Hay ground here is marginal, says Wesley, so getting a good ration mix is essential. Besides silage, Wes says there’s nothing unique about how they grow soybeans, but again, the “package” after harvest is different. “We just mow them and bale them,” he says, “and I don’t know many that do that.”

Cattle overwinter and calve in the facility, and don’t spend much time on pasture. Wes says that saves him time in tending cattle, and money on maintaining pasture.

Size of the crossbred herd varies, but hovers around 400 head. “We’re always trying to make things better for the animal,” says Wesley, and better for the end market. “We are about mature animals, more than fast,” he says; their animals “have marbling you can’t really get when you’re pushing an animal hard for six months,” he says. “We’re talking about an animal that’s almost two years old when it goes to market, and it’s been fed and nurtured in a way that I want to eat my beef,” he says. “We even breed our heifers, instead of having them calve at two, ours calve at three years old, when they’re mature.”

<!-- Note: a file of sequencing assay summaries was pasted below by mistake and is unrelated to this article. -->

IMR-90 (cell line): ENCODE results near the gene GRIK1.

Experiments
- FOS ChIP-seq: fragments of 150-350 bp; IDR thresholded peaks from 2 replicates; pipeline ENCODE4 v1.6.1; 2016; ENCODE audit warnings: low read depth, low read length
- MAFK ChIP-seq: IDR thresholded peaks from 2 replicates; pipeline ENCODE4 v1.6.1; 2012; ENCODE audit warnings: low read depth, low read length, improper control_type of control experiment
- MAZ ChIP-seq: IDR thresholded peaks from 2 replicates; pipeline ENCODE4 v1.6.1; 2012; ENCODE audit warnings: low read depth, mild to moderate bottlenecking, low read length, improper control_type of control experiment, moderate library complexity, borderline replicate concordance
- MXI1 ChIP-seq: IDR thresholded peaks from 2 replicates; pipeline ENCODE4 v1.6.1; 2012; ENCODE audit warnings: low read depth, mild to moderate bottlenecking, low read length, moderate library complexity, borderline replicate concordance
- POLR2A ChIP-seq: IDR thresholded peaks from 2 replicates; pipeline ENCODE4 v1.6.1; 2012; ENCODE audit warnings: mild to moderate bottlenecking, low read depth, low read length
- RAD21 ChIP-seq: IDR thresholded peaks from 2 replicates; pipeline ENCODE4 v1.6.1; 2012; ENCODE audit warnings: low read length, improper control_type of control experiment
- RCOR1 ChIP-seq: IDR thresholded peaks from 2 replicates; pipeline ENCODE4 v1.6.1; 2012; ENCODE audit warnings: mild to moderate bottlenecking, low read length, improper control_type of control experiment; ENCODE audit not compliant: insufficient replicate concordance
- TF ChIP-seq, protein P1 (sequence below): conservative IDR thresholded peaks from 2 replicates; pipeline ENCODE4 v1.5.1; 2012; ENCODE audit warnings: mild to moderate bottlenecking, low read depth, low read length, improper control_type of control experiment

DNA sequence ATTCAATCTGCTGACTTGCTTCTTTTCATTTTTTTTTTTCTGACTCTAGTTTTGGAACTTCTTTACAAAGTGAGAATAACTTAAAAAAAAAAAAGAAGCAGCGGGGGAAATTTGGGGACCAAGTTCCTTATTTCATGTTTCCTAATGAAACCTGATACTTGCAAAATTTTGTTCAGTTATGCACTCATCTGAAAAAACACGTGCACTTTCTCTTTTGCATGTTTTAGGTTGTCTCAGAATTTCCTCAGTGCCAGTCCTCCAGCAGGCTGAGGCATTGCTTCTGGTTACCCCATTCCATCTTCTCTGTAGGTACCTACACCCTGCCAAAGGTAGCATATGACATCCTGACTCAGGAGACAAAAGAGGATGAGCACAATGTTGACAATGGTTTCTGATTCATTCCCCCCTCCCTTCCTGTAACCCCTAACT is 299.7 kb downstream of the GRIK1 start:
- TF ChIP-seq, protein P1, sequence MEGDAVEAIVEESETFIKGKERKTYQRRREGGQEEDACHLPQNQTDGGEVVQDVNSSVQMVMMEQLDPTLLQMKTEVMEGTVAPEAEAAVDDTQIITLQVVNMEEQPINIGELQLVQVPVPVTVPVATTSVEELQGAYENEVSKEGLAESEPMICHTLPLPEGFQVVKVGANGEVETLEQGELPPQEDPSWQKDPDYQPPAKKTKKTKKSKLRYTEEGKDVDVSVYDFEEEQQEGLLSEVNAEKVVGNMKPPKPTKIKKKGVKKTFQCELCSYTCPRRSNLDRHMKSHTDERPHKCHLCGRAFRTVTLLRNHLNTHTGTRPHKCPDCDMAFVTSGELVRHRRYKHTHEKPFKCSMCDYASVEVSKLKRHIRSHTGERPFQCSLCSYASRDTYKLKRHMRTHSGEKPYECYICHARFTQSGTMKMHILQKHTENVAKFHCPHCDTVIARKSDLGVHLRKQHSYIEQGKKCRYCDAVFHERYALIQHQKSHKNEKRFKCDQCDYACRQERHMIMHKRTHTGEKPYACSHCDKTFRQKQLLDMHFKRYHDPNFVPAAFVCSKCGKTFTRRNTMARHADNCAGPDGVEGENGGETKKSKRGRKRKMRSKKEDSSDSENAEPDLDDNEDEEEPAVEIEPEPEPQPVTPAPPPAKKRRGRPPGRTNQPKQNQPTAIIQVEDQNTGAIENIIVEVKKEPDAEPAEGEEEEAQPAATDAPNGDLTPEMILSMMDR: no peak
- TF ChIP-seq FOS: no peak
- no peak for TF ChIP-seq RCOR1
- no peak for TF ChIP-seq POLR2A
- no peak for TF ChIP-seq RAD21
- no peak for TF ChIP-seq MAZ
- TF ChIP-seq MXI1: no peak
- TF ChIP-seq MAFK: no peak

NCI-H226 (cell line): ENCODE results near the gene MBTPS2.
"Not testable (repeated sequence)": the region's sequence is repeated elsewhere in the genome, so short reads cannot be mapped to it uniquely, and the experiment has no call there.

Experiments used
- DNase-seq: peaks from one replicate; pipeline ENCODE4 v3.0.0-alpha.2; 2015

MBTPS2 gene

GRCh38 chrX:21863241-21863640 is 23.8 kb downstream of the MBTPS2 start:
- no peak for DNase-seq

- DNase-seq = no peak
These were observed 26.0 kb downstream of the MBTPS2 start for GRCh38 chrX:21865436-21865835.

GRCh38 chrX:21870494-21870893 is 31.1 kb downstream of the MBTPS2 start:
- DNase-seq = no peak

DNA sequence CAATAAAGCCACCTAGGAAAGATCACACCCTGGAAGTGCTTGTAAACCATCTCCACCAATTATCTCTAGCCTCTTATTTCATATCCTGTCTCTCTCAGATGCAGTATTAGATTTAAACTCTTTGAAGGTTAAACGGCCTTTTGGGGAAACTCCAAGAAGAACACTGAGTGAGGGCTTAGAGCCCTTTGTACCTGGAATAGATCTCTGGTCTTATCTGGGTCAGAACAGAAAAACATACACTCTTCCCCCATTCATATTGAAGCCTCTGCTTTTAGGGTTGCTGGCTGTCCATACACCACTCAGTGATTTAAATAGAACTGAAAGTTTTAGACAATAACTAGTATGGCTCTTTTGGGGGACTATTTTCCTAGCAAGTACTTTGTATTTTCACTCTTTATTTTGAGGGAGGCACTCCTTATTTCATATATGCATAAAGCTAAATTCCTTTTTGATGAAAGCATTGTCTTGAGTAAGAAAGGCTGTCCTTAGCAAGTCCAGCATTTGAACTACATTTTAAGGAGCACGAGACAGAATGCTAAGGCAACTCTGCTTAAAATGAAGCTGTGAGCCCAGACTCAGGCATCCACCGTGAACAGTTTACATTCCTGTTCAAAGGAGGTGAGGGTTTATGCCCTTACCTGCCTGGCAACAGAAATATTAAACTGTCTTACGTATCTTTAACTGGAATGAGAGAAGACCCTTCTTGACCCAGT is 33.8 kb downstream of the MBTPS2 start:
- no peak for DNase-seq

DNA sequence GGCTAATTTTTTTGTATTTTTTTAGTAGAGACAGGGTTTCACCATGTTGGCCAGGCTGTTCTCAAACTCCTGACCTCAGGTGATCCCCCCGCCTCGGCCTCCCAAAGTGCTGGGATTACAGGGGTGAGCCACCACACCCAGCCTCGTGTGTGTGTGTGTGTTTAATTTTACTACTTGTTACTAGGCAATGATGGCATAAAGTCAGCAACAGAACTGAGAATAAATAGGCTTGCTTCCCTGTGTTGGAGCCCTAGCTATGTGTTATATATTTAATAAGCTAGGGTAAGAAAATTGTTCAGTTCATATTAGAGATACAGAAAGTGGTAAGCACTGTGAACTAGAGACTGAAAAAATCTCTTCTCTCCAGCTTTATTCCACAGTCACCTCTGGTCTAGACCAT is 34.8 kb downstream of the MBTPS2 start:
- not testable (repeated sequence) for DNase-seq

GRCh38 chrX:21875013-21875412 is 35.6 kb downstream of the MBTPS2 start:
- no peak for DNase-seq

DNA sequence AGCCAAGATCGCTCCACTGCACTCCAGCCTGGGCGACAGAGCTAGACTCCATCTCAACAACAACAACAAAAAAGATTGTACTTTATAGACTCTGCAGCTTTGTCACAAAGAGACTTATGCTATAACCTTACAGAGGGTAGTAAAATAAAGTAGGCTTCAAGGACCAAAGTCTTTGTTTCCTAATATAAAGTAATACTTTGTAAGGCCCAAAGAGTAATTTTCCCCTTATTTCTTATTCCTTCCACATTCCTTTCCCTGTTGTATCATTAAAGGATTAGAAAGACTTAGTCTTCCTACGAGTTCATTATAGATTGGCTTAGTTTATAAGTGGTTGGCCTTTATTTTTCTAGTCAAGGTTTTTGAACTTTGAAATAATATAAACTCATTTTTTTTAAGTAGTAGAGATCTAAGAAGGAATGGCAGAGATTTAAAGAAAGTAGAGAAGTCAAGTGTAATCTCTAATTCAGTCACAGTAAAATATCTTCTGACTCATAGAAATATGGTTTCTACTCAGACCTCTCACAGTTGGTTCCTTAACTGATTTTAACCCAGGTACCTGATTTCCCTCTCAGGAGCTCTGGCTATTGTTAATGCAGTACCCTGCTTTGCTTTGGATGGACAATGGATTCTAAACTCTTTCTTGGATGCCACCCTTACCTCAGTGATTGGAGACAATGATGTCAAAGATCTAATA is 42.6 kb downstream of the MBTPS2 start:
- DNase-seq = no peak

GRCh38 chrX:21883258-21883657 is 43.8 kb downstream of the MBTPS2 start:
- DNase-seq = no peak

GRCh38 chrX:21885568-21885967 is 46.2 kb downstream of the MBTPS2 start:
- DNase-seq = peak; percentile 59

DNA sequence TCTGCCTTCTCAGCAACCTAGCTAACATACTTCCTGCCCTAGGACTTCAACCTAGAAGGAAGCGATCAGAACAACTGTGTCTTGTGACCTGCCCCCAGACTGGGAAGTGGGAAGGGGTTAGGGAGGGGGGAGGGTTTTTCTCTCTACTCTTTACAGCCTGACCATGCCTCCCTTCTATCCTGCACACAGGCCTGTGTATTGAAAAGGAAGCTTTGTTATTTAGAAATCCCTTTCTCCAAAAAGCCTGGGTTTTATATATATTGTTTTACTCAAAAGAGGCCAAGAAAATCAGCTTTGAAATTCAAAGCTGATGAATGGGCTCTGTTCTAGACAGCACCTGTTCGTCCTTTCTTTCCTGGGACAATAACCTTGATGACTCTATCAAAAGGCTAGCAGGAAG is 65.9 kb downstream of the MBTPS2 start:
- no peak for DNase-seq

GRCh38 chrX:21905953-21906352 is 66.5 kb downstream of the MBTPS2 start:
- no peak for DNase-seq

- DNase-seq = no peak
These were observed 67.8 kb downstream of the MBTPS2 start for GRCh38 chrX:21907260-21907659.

Wes says the care and timing pay off. “I learned very quickly that pre-conditioning background in cattle with a high forage diet is huge in keeping those cattle healthy,” says Wes. “We’ve turned that into a custom business… We always get a premium out of the cattle that we sell.”

A Different Machine: The Fendt 516

“I was 100% the ‘other brand,’” says Wes, and there are still ‘other’ green tractors in use on Vanfossen Family Farms. That gives the family a unique perspective on what makes Fendt different, once they decided to try one out for themselves. “We got to noticing that locally, successful farms were running Fendt,” says Wes. “We started asking questions. We had some custom manure haulers come in, do some work for us; they were running Fendt. We learned a lot in a short period of time.”